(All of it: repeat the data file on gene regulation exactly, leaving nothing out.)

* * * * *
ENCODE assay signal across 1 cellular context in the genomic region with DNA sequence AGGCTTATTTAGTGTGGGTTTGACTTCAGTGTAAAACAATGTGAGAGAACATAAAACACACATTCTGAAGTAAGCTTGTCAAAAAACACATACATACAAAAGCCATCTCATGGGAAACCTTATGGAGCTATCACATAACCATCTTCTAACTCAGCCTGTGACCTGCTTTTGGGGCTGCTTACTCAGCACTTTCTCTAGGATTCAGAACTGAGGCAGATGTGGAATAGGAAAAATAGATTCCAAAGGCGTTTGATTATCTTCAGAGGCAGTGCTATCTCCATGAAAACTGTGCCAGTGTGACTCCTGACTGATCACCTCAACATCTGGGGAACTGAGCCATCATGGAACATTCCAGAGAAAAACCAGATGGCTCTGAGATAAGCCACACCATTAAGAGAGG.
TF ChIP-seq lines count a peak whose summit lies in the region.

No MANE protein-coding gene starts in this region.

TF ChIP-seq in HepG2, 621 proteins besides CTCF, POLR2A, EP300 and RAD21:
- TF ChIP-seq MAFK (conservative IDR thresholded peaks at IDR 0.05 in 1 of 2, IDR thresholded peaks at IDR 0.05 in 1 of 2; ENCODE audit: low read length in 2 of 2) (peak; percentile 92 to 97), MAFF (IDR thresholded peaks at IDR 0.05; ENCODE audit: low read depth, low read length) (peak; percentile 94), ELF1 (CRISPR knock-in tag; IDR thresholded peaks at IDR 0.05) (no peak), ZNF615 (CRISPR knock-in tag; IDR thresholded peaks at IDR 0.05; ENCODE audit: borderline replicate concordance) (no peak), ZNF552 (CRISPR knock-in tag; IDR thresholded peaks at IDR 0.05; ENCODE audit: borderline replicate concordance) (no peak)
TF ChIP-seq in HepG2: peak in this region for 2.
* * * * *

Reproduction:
ENCODE assay signal across 1 cellular context in the genomic region with DNA sequence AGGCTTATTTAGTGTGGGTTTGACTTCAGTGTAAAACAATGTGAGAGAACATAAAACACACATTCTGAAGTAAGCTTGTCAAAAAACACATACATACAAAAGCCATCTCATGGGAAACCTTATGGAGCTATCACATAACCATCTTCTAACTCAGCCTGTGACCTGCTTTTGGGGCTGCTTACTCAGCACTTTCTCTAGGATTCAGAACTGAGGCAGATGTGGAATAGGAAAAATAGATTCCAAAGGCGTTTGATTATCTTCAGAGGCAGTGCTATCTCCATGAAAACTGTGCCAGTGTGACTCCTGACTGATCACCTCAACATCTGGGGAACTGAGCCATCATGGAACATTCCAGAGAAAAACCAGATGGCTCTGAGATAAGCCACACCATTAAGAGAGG.
TF ChIP-seq lines count a peak whose summit lies in the region.

No MANE protein-coding gene starts in this region.

TF ChIP-seq in HepG2, 621 proteins besides CTCF, POLR2A, EP300 and RAD21:
- TF ChIP-seq MAFK (conservative IDR thresholded peaks at IDR 0.05 in 1 of 2, IDR thresholded peaks at IDR 0.05 in 1 of 2; ENCODE audit: low read length in 2 of 2) (peak; percentile 92 to 97), MAFF (IDR thresholded peaks at IDR 0.05; ENCODE audit: low read depth, low read length) (peak; percentile 94), ELF1 (CRISPR knock-in tag; IDR thresholded peaks at IDR 0.05) (no peak), ZNF615 (CRISPR knock-in tag; IDR thresholded peaks at IDR 0.05; ENCODE audit: borderline replicate concordance) (no peak), ZNF552 (CRISPR knock-in tag; IDR thresholded peaks at IDR 0.05; ENCODE audit: borderline replicate concordance) (no peak)
TF ChIP-seq in HepG2: peak in this region for 2.